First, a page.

## Beginning of article

A mathematician's work involves observing something in the natural world, making an abstraction, recording a finding, and then communicating the outcome using the language of mathematics (Devlin 1994). Mathematicians connect their observations with what they already know and attempt to fit it into some mathematical pattern (Polya 1957).

In the last hundred years the type of work involved in the study of mathematics has undergone a change. Mathematics has grown to include so many new and different facets that mathematicians have had to redefine their own work. Instead of defining the field as a collection of isolated disciplines, the focus of today's mathematicians is on seeing patterns and making connections within mathematics (Devlin 1994).

This article describes two teachers, Rachael and Tamara, whose own understanding of the work of mathematics has changed their approach to teaching mathematics. Rachael and Tamara, along with a colleague, formed a study group to research the investigative process used by today's mathematicians. Their synthesis of that process--observing, abstracting, recording, and communicating--serves as a model for students in their classrooms.

Modeling the Mathematics Process

Rachael's first-grade students are gathered on the floor in front of her easel. The focus for this week's mathematics investigation is geometry. Rachael starts her demonstration by making a picture with pattern blocks (see fig. 1).

Rachael shares her thinking with her students, "I used different shapes to make this picture of a tree. I wonder, how many shapes do I have here? I have two different kinds of shapes. I used these trapezoids at the bottom to form the trunk. How many are there? Let me count them: 1, 2, 3." By talking aloud, Rachael is showing students how she thinks mathematically about what she sees.

"Now I am going to write the number 3 down. Let me count the shapes at the top. I see these are squares. There are four: 1, 2, 3, 4. I am going to write that number down. I'm wondering how many shapes there are altogether. Let's see [ldots] there are three trapezoids and four squares. I'll start with the four squares and count the rest: 5, 6, 7. Now I'm going to record that number. There are seven shapes altogether." Rachael's chart paper shows the numbers 3, 4, and 7. She knows that the purpose of the demonstration is to model the mathematical process. Geometry provides the context to teach this process.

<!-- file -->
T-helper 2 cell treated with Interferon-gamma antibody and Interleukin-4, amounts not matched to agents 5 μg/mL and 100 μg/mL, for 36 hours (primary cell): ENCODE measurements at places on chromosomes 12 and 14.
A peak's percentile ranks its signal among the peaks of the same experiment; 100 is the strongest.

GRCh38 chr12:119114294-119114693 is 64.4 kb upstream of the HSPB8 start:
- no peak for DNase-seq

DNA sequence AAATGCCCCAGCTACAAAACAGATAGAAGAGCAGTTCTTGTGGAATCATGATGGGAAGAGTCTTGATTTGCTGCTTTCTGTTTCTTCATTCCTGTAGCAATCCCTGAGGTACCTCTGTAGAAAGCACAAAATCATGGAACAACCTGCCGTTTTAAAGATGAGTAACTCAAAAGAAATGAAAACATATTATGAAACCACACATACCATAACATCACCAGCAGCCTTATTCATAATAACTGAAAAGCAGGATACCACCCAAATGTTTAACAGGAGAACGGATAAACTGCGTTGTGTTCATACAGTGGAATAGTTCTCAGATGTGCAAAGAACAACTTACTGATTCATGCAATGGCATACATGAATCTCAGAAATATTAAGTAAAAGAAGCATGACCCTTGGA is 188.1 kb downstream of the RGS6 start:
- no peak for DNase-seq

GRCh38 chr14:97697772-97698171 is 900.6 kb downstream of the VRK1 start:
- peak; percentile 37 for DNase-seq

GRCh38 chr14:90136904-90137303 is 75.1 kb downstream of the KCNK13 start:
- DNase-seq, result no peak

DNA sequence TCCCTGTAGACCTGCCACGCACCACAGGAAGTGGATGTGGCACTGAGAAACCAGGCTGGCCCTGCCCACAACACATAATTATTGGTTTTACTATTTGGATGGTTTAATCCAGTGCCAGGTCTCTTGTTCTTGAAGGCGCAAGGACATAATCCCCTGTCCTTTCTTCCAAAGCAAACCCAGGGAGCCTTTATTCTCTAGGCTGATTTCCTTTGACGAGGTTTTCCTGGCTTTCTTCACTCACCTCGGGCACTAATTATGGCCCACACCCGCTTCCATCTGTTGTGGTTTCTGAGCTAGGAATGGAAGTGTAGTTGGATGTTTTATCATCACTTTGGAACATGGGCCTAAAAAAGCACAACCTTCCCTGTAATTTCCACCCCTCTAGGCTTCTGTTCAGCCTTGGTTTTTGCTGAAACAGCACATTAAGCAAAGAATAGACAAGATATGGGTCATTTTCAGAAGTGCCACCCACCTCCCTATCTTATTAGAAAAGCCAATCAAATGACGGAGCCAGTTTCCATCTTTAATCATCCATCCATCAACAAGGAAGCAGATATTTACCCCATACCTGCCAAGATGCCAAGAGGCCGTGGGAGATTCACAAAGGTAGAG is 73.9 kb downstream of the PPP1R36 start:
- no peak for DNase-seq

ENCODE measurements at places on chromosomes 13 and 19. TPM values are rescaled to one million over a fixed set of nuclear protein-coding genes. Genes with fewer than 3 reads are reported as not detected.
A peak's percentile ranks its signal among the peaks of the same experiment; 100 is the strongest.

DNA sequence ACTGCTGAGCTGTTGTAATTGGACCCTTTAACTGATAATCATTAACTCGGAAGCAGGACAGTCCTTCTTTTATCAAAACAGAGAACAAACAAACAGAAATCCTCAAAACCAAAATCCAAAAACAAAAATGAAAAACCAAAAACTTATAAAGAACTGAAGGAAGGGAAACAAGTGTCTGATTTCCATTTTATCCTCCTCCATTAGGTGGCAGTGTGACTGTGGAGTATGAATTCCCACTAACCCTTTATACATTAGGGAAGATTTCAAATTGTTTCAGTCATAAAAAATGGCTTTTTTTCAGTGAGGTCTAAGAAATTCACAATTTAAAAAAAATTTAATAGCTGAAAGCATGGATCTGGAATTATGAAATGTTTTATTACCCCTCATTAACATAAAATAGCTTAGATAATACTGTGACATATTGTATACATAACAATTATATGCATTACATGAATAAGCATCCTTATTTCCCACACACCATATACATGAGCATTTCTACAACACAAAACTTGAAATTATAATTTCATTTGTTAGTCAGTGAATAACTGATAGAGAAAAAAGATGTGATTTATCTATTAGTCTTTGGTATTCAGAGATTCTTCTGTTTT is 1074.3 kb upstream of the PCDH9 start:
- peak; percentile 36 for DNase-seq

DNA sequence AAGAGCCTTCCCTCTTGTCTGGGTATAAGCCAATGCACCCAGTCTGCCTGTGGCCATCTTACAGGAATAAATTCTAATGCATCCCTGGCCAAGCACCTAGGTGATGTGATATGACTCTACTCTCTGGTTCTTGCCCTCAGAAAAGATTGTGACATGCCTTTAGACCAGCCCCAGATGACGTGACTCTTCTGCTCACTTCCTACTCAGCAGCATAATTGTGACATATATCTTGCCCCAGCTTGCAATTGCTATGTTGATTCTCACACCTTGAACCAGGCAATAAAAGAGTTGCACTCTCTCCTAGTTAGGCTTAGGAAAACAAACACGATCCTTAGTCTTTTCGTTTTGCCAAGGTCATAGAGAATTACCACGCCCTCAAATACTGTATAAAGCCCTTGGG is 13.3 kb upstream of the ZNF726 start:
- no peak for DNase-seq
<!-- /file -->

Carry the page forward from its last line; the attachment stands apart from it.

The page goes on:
"Since we're studying geometry, and geometry is the study of shapes, your investigation needs to involve shapes. I wonder what you might do." Students then go back to their seats to start their own investigations.

Young Mathematicians at Work

As the class is dismissed from the easel, Rachael roves to make sure that the children know what they will investigate. Students are either beginning a new geometry investigation or completing one from the day before. Samantha has used the shape tracer to make a repeating pattern and recorded 10 for the number of shapes she has used. Jesse has made a symmetrical pattern and has observed the number of sides on the shapes in her picture. She has recorded "3 + 3 + 3 + 3 + 3 + 3 = 18."

An investigation begins with the student making an observation within a given focus. The student then attempts to describe the observation using mathematical language and records the description in his or her math journal. During a conference, the teacher uses the student's recording to make a teaching point. Then the student is ready to share his or her findings.

Observation and abstraction

Mathematicians begin their work by making observations. Then they connect their observations with what they already know. Very often, the observation fits into some mathematical pattern (Devlin 1994). Creating a mathematical relationship from what is observed externally is the act of constructing …